After a couple of nights in Utah, it was time to head to Montana and the Resort at Paws Up, which was definitely the highlight of the trip.
It’s a short flight from Salt Lake City to Missoula but the change in scenery is noticeable, from the desert of Salt Lake to the wide-open expanses of Big Sky Country. Arriving in Missoula feels like you are getting into small town wild America – instead of Starbucks, hunting and fishing shops are king – and we were greeted by one of the drivers from Paws Up in typically laid-back friendly fashion. The hour drive to Paws Up takes in some stunning scenery as you run through a forested valley alongside fast flowing rivers. Finally, a wide-open plain of gently rolling hills set against a backdrop of mountains appears, and in its centre is Paws Up.
After checking in and receiving the keys to our car – each Wilderness House comes complete with car for you to use getting around the 37000 acres that comprise Paws Up – we settled into our house. A quick dip in the hot tub, surrounded by chipmunks and the sounds of the great outdoors preceded dinner in Paws Up’s main dining area. Once again, it’s impossible not to gorge yourself on huge steaks, and delicious salads, and while the food may not be haute cuisine it is out of this world and totally in keeping with the surroundings. By now the jetlag has worn off, and the conversation wanders on to the plan for the next day, which for me is quad biking followed by clay pigeon shooting.
After a huge breakfast (you can see the theme here), we are taking to the excursion centre and given our helmets before a quick safety briefing on our quads. This was what I had most been looking forward to, and the morning was all I expected it to be and certainly the highlight of my trip. The ride was challenging in places, but as you got more used to the quads the more fun it got. The trip ended near our house, and on a grassy knoll with spectacular views a stunning outdoor lunch had been set up, which really rounded off a fantastic morning.
In the afternoon we went shooting, and what a way to show how big this ranch is, after a 20-minute drive we arrive at the shooting centre, miles away from the main lodge so that the noise doesn’t disturb other guests. I had a go at shooting, but it perhaps isn’t my strong suit and several missed clays and a particularly bruised shoulder later I was done. Despite my failures it was still a thoroughly enjoyable afternoon, and all the time surrounded by that stunning Big Sky backdrop. Dinner was another gargantuan affair, at the equestrian centre 20 minutes away again (it really is a massive ranch) and amongst the saddles and riding tack, we dined on Bison and Elk.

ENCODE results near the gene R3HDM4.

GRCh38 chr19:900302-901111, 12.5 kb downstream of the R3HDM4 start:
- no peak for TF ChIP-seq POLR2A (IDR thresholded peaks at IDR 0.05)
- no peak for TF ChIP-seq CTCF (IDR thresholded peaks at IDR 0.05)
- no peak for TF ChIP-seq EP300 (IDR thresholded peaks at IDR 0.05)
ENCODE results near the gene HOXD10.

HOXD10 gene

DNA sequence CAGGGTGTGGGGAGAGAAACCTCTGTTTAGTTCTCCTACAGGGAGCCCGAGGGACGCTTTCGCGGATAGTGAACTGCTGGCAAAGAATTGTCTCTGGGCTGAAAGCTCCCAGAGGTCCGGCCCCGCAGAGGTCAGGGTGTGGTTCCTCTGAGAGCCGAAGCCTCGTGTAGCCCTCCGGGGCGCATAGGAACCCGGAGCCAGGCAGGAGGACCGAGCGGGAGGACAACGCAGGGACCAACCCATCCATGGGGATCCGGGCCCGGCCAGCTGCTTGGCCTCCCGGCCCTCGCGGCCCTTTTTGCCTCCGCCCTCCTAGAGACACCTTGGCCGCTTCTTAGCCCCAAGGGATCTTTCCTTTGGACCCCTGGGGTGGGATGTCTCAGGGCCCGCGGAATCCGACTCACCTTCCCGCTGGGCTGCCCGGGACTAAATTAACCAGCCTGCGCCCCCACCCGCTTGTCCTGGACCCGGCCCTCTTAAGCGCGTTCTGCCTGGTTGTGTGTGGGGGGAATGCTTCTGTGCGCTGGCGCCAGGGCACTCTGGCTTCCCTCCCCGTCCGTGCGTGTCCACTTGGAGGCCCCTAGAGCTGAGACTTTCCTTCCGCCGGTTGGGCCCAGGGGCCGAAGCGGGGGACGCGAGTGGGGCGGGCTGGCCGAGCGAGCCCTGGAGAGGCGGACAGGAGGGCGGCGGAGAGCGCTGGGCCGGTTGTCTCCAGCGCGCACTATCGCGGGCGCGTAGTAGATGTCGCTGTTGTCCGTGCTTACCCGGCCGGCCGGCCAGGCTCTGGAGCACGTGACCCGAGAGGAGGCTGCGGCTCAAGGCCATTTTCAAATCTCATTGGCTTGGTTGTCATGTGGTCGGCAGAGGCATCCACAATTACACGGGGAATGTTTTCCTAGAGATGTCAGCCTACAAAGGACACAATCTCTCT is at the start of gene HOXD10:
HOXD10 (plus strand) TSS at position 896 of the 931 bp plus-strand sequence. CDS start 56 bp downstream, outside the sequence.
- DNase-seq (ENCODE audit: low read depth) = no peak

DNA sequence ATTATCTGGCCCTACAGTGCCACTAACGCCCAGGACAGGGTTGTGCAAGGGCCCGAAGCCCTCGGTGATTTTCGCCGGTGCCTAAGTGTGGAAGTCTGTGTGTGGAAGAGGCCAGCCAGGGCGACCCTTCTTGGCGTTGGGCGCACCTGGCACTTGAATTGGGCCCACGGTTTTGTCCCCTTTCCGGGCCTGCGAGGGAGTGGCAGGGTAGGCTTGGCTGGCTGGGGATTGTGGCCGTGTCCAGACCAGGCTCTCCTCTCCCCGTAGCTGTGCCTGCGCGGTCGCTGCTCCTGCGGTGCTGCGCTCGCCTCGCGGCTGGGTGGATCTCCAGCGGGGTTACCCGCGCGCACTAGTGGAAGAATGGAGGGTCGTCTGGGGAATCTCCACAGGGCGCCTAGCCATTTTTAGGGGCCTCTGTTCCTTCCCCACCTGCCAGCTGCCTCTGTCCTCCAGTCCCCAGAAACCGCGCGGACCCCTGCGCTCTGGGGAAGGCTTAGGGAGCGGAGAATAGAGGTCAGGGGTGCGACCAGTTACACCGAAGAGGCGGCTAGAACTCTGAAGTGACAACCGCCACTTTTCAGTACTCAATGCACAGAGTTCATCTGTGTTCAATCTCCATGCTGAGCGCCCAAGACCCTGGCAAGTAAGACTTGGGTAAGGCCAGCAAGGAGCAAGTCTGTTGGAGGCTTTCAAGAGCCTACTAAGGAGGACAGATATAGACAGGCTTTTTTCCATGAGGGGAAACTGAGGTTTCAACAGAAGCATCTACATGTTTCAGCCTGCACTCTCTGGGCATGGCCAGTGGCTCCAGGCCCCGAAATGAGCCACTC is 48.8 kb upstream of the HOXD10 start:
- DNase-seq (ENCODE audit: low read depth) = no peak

Next morning some of our group went fishing and some went mountain biking, I had been chosen for mountain biking, and once again failed miserably at it, or perhaps better put I chickened out. After the first two jumps the guide turned to me and said, “I really didn’t expect you to follow me on your first attempt, no one ever does that”. He’d clearly forgotten that I’m British – if you tell me to do something, I’ll politely do it for fear of offending you; but this was my excuse to miss out on jumps 3 and 4, and instead opt for a gentle ride home.
After lunch – obviously with all the food we had been having I went for the healthy option of a burger and onion rings – came the thing I had most been dreading; horseriding. I am basically a city boy, and my only other experience on a horse had been in Brazil where the Brazilian Cowboys proceeded to laugh at me for 2 hours as I clung onto a horse. I was partnered with my horse ‘Rojo’ who was apparently a grumpy horse, and according to the guide “would suit me perfectly”. After an initial bit of mutual suspicion, I think Rojo and I bonded quite well, and the afternoon turned out to be amazing. To be riding a horse, herding cattle in the US wild west, really does have a certain romance to it, and even if the cattle went straight back to where we had started herding them from as soon as we left it was still a great experience.
Obviously, the stay was capped by a final steak dinner, and after a morning visiting the various tented camps and seeing the whole range of accommodation on offer, from luxurious tents complete with heating and plush en-suite bathrooms, to huge houses big enough for the whole family, it was sadly time to depart. Our hosts had been fantastic, and I enjoyed the stay from start to finish; this really is a beautiful spot that you can’t help getting excited about. For me it was my first experience of a ranch style trip and I cannot recommend it highly enough. From honeymooners looking for something a bit different, to family stays, there really is something here for everyone, and Paws Up does a wonderful job of catering for all types of holiday makers.